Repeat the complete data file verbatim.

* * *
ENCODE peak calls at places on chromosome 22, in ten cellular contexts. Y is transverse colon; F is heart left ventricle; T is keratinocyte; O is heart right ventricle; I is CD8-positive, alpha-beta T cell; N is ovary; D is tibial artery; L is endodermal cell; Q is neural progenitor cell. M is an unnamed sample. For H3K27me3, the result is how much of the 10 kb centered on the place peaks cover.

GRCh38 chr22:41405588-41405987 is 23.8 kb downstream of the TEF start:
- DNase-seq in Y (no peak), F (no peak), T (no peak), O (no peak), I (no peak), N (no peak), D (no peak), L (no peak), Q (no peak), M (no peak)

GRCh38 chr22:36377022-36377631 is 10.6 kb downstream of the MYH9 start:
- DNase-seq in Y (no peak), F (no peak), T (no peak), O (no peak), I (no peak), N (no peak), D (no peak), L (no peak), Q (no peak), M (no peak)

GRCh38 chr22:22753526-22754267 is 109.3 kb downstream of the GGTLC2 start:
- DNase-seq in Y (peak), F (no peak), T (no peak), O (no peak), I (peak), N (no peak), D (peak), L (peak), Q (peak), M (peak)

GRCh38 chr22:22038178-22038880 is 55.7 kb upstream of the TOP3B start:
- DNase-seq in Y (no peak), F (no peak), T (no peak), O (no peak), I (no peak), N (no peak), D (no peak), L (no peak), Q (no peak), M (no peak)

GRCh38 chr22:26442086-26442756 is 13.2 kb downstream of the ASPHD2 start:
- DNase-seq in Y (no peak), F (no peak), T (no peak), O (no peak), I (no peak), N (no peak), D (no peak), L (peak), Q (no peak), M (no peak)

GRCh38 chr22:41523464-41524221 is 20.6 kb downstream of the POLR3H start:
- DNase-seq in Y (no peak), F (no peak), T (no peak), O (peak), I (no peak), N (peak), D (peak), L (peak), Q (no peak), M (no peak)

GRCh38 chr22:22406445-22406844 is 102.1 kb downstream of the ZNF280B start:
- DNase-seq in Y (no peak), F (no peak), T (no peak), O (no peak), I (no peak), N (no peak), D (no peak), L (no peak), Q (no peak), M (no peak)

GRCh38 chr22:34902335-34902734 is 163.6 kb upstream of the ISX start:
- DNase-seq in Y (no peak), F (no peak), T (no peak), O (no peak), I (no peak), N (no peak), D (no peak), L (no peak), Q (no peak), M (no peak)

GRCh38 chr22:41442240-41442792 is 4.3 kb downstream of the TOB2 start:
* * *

ENCODE peak calls at places on chromosome 22, in ten cellular contexts. Y is transverse colon; F is heart left ventricle; T is keratinocyte; O is heart right ventricle; I is CD8-positive, alpha-beta T cell; N is ovary; D is tibial artery; L is endodermal cell; Q is neural progenitor cell. M is an unnamed sample. For H3K27me3, the result is how much of the 10 kb centered on the place peaks cover.

GRCh38 chr22:41405588-41405987 is 23.8 kb downstream of the TEF start:
- DNase-seq in Y (no peak), F (no peak), T (no peak), O (no peak), I (no peak), N (no peak), D (no peak), L (no peak), Q (no peak), M (no peak)

GRCh38 chr22:36377022-36377631 is 10.6 kb downstream of the MYH9 start:
- DNase-seq in Y (no peak), F (no peak), T (no peak), O (no peak), I (no peak), N (no peak), D (no peak), L (no peak), Q (no peak), M (no peak)

GRCh38 chr22:22753526-22754267 is 109.3 kb downstream of the GGTLC2 start:
- DNase-seq in Y (peak), F (no peak), T (no peak), O (no peak), I (peak), N (no peak), D (peak), L (peak), Q (peak), M (peak)

GRCh38 chr22:22038178-22038880 is 55.7 kb upstream of the TOP3B start:
- DNase-seq in Y (no peak), F (no peak), T (no peak), O (no peak), I (no peak), N (no peak), D (no peak), L (no peak), Q (no peak), M (no peak)

GRCh38 chr22:26442086-26442756 is 13.2 kb downstream of the ASPHD2 start:
- DNase-seq in Y (no peak), F (no peak), T (no peak), O (no peak), I (no peak), N (no peak), D (no peak), L (peak), Q (no peak), M (no peak)

GRCh38 chr22:41523464-41524221 is 20.6 kb downstream of the POLR3H start:
- DNase-seq in Y (no peak), F (no peak), T (no peak), O (peak), I (no peak), N (peak), D (peak), L (peak), Q (no peak), M (no peak)

GRCh38 chr22:22406445-22406844 is 102.1 kb downstream of the ZNF280B start:
- DNase-seq in Y (no peak), F (no peak), T (no peak), O (no peak), I (no peak), N (no peak), D (no peak), L (no peak), Q (no peak), M (no peak)

GRCh38 chr22:34902335-34902734 is 163.6 kb upstream of the ISX start:
- DNase-seq in Y (no peak), F (no peak), T (no peak), O (no peak), I (no peak), N (no peak), D (no peak), L (no peak), Q (no peak), M (no peak)

GRCh38 chr22:41442240-41442792 is 4.3 kb downstream of the TOB2 start: